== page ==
Since the war, Olmert has been looking for a way to replace Peretz with Barak, and he sees this appointment as a critical one in the portfolio reshuffling he is planning.
It is no secret that Ehud Olmert was looking forward to the acquittal of his friend and ally, Haim Ramon. Caught between public opinion, disappointed by the failures of the war, and the Winograd Committee, which could lay the blame at his door, Olmert was planning to do what any prime minister would do in his shoes: reshuffle the government deck.
But then, a day before his critical testimony was to be heard by the Winograd Committee, the harsh Ramon verdict descends on him. Olmert was not the only one who expressed his "profound sorrow" over the severity of the conviction. The "man in the street" also thought the court had overdone it.
But as luck would have it, the kiss affair took place on the day when seven soldiers were killed and two were kidnapped by Hezbollah, and just a short time before the government voted to go to war. So amid expressions of sorrow over the judges coming down so hard on the public's darling, there was also some grumbling. On the eve of a war is that what Ramon had on his brain? French kisses?
In another twist of fate in the course of this jam-packed week - a day before the Ramon verdict and two days before Olmert's appearance before the Winograd panel - a letter signed by 54 retired generals, many with long years of derring-do behind them, landed on his desk, demanding that Ehud Barak be appointed defense minister.
This letter, the brainchild of Major General (Res.) Menachem Meron, took pains to point out that it was not, by any means, an attempt to meddle in the Labor primaries. It was written after coming to the conclusion that Israel had reached the breaking point.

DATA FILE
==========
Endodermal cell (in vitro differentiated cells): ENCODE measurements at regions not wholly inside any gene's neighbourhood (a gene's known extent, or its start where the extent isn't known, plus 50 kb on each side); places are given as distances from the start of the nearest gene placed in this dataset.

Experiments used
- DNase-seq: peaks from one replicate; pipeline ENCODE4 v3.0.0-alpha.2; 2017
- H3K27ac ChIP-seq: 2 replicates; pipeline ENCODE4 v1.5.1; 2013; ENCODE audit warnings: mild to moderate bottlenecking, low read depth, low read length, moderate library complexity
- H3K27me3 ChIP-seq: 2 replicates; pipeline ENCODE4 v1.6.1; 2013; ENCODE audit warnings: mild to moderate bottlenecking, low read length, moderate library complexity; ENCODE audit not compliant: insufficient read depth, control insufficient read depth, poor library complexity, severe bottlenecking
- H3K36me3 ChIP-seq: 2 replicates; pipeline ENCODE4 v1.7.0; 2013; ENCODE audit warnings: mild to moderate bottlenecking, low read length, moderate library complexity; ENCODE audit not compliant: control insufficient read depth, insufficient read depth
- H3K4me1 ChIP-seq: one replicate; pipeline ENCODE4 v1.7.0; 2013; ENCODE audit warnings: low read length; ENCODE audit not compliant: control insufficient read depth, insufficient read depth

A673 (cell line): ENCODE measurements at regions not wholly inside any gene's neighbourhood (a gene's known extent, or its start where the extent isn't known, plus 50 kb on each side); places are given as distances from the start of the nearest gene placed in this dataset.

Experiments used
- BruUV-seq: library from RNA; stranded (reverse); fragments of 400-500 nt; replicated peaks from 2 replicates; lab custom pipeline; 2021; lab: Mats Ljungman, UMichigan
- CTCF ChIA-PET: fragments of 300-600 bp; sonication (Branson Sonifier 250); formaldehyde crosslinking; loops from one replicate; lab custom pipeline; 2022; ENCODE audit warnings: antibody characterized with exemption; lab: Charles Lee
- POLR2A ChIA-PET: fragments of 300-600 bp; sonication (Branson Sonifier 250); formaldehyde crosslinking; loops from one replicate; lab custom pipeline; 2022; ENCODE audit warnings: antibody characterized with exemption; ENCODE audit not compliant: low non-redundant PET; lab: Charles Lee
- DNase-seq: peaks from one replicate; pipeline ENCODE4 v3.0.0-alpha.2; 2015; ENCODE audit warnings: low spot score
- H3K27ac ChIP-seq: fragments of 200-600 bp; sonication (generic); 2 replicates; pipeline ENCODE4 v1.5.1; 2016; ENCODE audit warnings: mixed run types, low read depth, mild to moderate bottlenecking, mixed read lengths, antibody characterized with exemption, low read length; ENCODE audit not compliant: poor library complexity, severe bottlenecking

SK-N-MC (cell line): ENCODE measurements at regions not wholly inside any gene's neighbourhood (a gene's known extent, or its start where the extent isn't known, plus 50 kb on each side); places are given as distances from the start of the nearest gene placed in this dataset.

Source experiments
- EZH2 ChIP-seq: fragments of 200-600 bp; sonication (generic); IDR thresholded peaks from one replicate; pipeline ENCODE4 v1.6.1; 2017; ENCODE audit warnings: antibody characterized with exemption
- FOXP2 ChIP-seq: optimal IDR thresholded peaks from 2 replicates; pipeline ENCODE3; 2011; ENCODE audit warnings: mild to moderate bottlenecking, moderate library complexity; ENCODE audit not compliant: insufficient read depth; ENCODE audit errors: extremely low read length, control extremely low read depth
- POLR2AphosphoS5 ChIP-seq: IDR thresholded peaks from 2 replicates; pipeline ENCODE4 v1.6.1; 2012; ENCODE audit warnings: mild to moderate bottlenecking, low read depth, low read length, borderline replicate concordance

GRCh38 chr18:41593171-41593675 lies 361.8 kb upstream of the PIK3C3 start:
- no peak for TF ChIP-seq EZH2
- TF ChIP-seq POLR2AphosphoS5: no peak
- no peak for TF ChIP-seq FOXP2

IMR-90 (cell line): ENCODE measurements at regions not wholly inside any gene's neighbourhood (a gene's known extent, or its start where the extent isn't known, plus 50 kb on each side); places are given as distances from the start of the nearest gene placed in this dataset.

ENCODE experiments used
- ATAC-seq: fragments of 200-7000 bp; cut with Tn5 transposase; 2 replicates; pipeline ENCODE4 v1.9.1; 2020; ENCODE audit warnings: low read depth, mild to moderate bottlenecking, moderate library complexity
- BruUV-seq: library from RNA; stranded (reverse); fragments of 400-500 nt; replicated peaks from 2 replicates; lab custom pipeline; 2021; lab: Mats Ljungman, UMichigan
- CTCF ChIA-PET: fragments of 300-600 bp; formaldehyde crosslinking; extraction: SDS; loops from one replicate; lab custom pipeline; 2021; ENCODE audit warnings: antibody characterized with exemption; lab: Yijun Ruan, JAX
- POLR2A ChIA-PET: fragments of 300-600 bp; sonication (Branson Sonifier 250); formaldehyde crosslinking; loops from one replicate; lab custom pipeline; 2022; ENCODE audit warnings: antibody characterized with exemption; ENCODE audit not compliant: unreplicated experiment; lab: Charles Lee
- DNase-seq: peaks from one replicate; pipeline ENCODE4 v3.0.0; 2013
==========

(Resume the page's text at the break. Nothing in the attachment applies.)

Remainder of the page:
Several of the signatories I spoke to, regarding the reason for the letter and the choice of timing, said they were worried about the security situation and Amir Peretz's inability to prepare the defense system to deal with future threats. Appealing to the prime minister was not politically motivated, one of the signers told me. The letter was against the wrong man being i n the wrong place at the wrong time.
The era of the lumbering dinosaurs is over, ex-Mossad chief Shabtai Shavit told a television interviewer: There are no more De Gaulles or Churchills. Today we need leaders with professional expertise, leaders who can restore Israel's power of deterrence and ability to win.
The signers of this letter insist that they have nothing personal against Peretz - apart from their belief that he is incapable of restoring Israel's military effectiveness, and that as he falls more and more in love with the job, it's time to start worrying.
Peretz is not to blame for the string of failures in Lebanon. He simply has no clue about the stuff. His whole political career has been light years away from defense. It is doubtful that the Winograd Committee will find him responsible for the bungles. At most, the panel will say he didn't understand or he didn't know - for example, what questions he should have asked the chief of staff before going to war. He is not guilty of negligence but of insufficient knowledge in a field that he was put in charge of for political reasons.
Unfortunately, we don't have a spare year or two for him to learn the ropes. This letter of the generals is a verbalization of public distress, of the fear in Israeli society of the dangers that lie ahead.
As things stand, Barak is the best we have for the defense portfolio. From the moment he settles into his seat, he will know what to do. He doesn't need a single day in the classroom. Some say that Israel's most decorated soldier was not necessarily Israel's best chief of staff. From a long-range perspective, however, there is no one who can top him at assessing future dangers. As chief of staff, he initiated a highly important project whose valuable strategic fruits we will be reaping for years to come.
Since the war, Olmert has been looking for a way to replace Peretz with Barak, and he sees this appointment as a critical one in the portfolio reshuffling he is planning. So how do you do it without Labor walking out of the government?
Either you give Peretz a plum job in social welfare, or Barak declares that Israel is in such mortal danger that he is throwing politics to the wind and withdrawing his Labor chairman candidacy for the sake of the defense portfolio. As defense minister, he can build a springboard for the next elections, and without any favors from Peretz.